ByVal strDirectory As String, ByVal nShowCmd As Long) As Long
 
Private Declare Function GetDesktopWindow Lib "user32" () As Long


 
Public Function OpenFile()
 
    Dim lngreturn As Long
    lngreturn = ShellExecuteA(GetDesktopWindow(), "OPEN", "your file path", "", "", vbNormalFocus)
 
    If Not ((lngreturn < 0) Or (lngreturn > 32)) Then
      
        MsgBox "Sorry, There was a problem opening the selected file", vbExclamation
 
    End If
    
    DoCmd.Quit
 
End Function

Open in new window


save the second db as executable (mde or .accde) so that noone including you will be able to open its vba window.

Only show the shortcut to the second db which will in turn open your target db.
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eklinAuthor Commented:
Pat,

I agree with you 100% but it's one of those exception cases.  Originally we were shooting to have them in separate folders, even drives.  However, we got some issues during UAT which didn't happen if they were in the same folder.  Our developer pointed to IT/Infrastructure as the cause.  Since we were under budget and focusing on the functionality, we decided to place them in the same folder as a "workaround".
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eklinAuthor Commented:
sb9,

I opened the "on load" event to copy paste the code and try to paste between these lines:

Private Sub Form_Load()

End Sub

It didn't work and I got an error:

"The expression On Load you entered as the event property setting produced the following errror: only comments may appear after End Sub, End Function, End Property.
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SheilsCommented:
Change to this

Option Compare Database

Option Explicit

Public Declare Function ShellExecuteA Lib "shell32.dll" _
(ByVal hWnd As Long, ByVal strOperation As String, _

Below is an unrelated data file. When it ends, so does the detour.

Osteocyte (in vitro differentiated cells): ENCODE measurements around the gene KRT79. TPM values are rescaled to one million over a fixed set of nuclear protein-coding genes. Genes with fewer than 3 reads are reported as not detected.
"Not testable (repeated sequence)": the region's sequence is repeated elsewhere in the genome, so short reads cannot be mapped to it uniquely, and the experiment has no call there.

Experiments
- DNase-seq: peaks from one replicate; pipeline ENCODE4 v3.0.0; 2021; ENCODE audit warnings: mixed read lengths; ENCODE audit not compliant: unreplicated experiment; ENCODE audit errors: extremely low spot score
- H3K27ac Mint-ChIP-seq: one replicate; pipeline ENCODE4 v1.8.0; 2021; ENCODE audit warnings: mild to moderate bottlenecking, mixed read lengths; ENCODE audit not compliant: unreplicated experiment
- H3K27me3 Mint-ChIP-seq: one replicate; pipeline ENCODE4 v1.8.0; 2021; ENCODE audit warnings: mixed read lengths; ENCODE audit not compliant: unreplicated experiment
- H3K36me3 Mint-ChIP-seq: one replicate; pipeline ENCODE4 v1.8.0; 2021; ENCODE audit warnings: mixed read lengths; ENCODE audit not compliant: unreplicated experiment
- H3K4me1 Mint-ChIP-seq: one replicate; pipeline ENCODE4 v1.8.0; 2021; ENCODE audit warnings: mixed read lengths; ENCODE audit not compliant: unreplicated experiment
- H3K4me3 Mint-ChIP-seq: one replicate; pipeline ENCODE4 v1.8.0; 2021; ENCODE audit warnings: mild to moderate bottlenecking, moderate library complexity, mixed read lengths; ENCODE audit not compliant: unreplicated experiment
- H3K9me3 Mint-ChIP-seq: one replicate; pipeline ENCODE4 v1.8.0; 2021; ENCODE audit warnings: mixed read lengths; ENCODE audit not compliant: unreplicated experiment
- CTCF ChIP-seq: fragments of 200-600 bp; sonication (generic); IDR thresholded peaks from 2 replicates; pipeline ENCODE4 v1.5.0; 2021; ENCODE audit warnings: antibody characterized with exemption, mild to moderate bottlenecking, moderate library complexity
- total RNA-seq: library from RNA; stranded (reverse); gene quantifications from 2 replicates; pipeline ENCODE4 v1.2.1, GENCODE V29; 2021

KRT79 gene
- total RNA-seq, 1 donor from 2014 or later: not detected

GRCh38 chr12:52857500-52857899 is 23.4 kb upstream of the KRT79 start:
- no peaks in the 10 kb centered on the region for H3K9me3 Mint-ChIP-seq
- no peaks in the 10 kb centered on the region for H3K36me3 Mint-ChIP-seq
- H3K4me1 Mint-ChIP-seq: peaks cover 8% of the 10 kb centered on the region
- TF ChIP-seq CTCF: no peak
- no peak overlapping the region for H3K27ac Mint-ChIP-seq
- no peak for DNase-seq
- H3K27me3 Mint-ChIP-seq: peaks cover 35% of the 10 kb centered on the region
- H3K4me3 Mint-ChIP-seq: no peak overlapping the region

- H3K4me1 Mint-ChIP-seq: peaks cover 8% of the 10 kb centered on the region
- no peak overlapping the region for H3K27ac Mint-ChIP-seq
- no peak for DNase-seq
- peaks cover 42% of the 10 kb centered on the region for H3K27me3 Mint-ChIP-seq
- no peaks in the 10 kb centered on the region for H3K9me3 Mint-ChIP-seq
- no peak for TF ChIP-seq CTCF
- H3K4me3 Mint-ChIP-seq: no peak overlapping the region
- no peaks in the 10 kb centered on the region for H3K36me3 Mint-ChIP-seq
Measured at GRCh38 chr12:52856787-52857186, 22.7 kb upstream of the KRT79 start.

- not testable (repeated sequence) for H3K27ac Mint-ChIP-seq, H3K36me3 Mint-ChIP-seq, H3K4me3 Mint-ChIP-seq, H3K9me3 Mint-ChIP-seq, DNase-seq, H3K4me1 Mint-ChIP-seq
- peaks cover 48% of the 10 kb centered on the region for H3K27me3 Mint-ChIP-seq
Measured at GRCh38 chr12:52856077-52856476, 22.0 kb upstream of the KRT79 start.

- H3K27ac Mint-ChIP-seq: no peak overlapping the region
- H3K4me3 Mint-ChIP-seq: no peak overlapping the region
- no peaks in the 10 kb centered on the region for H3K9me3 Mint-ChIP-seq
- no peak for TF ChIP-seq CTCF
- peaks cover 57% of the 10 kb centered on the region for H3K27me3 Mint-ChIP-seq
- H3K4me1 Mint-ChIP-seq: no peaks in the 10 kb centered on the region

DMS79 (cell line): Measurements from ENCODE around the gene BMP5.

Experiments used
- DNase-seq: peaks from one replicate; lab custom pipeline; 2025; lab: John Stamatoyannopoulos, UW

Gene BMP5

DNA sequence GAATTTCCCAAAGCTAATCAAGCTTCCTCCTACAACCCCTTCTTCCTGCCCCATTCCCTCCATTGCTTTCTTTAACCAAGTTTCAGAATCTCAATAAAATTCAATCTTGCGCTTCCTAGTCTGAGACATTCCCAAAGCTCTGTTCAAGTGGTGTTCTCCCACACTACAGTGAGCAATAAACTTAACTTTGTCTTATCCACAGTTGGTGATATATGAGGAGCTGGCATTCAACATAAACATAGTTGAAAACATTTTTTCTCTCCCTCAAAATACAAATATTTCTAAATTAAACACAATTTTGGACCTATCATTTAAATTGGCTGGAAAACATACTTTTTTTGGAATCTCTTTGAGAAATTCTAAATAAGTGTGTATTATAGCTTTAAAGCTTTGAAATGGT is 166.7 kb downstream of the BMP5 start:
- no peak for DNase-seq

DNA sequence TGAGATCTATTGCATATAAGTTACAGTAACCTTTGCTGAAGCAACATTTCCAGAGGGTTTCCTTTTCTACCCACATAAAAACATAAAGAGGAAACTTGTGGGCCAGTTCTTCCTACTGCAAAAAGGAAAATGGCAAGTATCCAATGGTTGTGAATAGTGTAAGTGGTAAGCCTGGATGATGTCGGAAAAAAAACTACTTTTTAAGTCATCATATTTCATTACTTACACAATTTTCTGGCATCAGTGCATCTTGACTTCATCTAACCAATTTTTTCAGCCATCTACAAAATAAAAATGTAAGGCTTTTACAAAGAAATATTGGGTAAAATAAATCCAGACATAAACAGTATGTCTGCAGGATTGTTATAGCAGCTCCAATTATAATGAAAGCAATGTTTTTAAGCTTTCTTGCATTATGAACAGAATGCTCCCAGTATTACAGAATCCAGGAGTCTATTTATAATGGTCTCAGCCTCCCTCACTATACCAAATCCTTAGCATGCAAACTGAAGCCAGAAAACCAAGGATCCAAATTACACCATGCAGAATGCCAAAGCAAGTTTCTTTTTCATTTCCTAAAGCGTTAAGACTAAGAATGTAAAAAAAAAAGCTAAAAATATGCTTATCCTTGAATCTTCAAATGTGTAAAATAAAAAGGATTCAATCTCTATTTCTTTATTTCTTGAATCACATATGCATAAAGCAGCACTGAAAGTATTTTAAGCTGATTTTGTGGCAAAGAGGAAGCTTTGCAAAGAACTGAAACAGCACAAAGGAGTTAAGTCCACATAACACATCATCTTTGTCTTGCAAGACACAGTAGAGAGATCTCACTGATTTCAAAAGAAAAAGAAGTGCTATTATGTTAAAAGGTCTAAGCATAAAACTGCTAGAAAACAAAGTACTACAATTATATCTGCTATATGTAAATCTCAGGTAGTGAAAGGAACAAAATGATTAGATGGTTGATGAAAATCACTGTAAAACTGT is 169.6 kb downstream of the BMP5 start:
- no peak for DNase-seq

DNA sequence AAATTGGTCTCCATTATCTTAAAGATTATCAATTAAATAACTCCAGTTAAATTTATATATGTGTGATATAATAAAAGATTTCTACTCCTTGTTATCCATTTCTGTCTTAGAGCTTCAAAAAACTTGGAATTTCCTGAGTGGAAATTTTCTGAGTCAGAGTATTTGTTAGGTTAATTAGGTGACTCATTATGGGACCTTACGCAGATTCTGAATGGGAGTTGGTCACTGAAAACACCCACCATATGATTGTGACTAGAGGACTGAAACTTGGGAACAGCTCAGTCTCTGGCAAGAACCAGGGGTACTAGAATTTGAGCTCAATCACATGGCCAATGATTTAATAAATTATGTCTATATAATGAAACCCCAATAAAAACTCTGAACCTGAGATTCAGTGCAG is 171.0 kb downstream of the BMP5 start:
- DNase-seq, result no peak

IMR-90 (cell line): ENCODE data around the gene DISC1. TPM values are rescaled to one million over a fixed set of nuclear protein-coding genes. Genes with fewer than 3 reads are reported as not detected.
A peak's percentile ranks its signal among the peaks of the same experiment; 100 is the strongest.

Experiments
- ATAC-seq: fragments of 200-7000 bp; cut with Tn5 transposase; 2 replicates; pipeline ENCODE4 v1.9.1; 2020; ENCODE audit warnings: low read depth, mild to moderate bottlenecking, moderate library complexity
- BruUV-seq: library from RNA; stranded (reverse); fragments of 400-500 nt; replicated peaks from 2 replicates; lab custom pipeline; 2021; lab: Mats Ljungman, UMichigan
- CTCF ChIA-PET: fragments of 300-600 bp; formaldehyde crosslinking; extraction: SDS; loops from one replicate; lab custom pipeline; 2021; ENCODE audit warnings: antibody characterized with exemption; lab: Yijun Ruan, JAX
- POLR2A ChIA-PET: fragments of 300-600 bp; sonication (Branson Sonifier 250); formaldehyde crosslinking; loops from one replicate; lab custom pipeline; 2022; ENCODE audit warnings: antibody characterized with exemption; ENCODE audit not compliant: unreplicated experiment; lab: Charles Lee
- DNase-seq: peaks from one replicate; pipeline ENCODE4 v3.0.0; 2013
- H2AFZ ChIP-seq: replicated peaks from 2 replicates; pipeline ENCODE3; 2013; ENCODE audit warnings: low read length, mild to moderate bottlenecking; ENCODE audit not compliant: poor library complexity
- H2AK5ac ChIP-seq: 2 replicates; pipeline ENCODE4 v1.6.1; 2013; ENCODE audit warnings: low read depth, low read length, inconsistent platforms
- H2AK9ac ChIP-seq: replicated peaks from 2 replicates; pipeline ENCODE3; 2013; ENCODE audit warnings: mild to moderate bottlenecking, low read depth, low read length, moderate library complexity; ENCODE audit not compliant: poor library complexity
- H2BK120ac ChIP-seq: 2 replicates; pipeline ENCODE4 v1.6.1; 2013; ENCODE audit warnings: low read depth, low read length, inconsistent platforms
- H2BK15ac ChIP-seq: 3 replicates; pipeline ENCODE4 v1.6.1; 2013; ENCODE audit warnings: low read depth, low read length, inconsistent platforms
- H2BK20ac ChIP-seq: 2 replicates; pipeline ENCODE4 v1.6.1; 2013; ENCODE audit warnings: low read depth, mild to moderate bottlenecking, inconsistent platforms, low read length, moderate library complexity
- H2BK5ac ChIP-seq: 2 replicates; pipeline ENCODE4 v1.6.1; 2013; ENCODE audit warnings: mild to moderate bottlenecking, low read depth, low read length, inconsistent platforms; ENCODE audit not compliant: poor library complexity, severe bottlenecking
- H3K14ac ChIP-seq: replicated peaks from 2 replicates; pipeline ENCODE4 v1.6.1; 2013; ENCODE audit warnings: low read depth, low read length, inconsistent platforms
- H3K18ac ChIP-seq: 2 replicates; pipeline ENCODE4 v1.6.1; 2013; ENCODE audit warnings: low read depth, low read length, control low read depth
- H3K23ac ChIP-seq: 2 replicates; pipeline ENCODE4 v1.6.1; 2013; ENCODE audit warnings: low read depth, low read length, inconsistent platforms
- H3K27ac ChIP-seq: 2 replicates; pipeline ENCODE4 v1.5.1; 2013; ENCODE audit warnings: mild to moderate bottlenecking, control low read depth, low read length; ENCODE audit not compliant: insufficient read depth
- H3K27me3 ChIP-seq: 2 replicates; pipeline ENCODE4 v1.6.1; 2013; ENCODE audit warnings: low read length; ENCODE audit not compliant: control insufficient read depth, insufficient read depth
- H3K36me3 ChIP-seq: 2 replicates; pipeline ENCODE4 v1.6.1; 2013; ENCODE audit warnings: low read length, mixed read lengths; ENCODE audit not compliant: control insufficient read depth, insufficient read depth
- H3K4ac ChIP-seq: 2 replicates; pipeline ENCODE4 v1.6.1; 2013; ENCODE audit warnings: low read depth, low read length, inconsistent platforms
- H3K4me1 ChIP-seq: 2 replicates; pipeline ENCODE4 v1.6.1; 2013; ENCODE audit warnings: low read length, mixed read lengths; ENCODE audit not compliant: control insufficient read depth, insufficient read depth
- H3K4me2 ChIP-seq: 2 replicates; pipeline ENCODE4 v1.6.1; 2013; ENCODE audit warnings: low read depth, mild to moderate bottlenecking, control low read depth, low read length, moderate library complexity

ByVal strFile As String, ByVal strParameters As String, _
ByVal strDirectory As String, ByVal nShowCmd As Long) As Long
 
Private Declare Function GetDesktopWindow Lib "user32" () As Long


Private Sub Form_Load()
 
    Dim lngreturn As Long
    lngreturn = ShellExecuteA(GetDesktopWindow(), "OPEN", "your file path", "", "", vbNormalFocus)
 
    If Not ((lngreturn < 0) Or (lngreturn > 32)) Then
      
        MsgBox "Sorry, There was a problem opening the selected file", vbExclamation
 
    End If
    
    DoCmd.Quit
 
End Sub

Open in new window

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eklinAuthor Commented:
it didn't work. still same error but I get the idea if I just can make it work
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SheilsCommented:
Try creating a module and adding the following code

Option Compare Database

Option Explicit

Public Declare Function ShellExecuteA Lib "shell32.dll" _
(ByVal hWnd As Long, ByVal strOperation As String, _
ByVal strFile As String, ByVal strParameters As String, _
ByVal strDirectory As String, ByVal nShowCmd As Long) As Long
 
Private Declare Function GetDesktopWindow Lib "user32" () As Long


 
Public Function OpenFile(strFilePath as string)
 
    Dim lngreturn As Long
    lngreturn = ShellExecuteA(GetDesktopWindow(), "OPEN",strFilePath , "", "", vbNormalFocus)
 
    If Not ((lngreturn < 0) Or (lngreturn > 32)) Then
      
        MsgBox "Sorry, There was a problem opening the selected file", vbExclamation
 
    End If
 
End Function

Open in new window


then in the form on open event add the following code
OpenFile("Your File Path")
docmd.Quit
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eklinAuthor Commented:
thanks! i'll try tomorrow when i'm back at work
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eklinAuthor Commented:
sb9 - it works if I open the database and double click on the form.  If I set the form to open automatically when the database opens, the database hangs there and exists with error without opening the second database.  I'm trying to make it work.
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SheilsCommented:
Looks like running the quit command straight away is causing the problem. In the attached I have set the form's time interval to 3 seconds and then run the code on timer. It works fine.

Press the shift key as you open the db and then change the file path to your target file  in the OnTimer event.

You can reduce the time interval a bit to find at what point you start getting error. You may also change the properties of the db so that it only shows the form
Database2.accdb